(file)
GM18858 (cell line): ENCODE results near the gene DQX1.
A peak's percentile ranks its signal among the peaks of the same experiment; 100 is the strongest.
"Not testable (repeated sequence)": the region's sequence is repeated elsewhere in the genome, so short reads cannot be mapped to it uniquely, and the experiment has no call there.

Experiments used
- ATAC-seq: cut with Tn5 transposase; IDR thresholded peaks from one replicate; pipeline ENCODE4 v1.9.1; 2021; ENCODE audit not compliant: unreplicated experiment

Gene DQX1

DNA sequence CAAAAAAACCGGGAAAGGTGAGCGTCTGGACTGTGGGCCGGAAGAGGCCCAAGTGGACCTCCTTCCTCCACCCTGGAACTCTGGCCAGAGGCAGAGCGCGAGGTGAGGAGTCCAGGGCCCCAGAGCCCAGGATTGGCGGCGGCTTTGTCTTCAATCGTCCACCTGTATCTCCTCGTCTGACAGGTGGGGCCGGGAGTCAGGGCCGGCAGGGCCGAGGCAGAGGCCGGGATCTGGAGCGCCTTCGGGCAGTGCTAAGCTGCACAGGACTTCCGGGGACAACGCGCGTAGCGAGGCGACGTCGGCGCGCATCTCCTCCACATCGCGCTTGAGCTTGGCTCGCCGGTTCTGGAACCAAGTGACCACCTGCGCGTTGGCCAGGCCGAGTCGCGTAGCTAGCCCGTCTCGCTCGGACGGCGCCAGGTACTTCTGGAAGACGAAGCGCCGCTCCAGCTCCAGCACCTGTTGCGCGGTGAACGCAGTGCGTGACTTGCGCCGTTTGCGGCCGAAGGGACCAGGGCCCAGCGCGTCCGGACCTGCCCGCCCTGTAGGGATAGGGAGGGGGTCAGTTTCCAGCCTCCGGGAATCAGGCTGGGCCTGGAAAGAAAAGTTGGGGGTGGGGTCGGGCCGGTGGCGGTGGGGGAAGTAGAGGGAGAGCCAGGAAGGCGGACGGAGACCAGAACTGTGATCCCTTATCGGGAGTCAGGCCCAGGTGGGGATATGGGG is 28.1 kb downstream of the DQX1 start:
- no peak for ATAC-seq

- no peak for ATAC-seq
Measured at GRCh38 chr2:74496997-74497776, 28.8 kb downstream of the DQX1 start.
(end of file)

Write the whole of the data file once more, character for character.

GM18858 (cell line): ENCODE results near the gene DQX1.
A peak's percentile ranks its signal among the peaks of the same experiment; 100 is the strongest.
"Not testable (repeated sequence)": the region's sequence is repeated elsewhere in the genome, so short reads cannot be mapped to it uniquely, and the experiment has no call there.

Experiments used
- ATAC-seq: cut with Tn5 transposase; IDR thresholded peaks from one replicate; pipeline ENCODE4 v1.9.1; 2021; ENCODE audit not compliant: unreplicated experiment

Gene DQX1

DNA sequence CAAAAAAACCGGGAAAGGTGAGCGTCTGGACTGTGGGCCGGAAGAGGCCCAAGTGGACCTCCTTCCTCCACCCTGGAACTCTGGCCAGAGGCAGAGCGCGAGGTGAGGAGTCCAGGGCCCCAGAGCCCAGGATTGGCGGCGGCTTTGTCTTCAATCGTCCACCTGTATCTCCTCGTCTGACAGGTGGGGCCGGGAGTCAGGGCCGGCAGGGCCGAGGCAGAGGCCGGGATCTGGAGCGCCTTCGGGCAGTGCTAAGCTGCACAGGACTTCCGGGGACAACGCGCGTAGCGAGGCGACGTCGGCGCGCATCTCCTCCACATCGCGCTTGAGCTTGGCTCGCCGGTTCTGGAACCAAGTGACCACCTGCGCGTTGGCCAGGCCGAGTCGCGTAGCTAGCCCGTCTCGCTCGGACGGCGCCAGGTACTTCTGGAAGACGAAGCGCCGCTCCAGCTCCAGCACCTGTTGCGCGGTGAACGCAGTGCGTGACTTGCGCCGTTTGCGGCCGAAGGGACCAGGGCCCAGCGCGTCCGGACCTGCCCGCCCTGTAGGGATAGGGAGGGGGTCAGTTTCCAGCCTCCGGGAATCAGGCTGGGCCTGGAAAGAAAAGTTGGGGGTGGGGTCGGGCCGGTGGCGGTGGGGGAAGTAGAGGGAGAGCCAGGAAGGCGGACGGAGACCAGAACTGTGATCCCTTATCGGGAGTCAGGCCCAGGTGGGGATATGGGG is 28.1 kb downstream of the DQX1 start:
- no peak for ATAC-seq

- no peak for ATAC-seq
Measured at GRCh38 chr2:74496997-74497776, 28.8 kb downstream of the DQX1 start.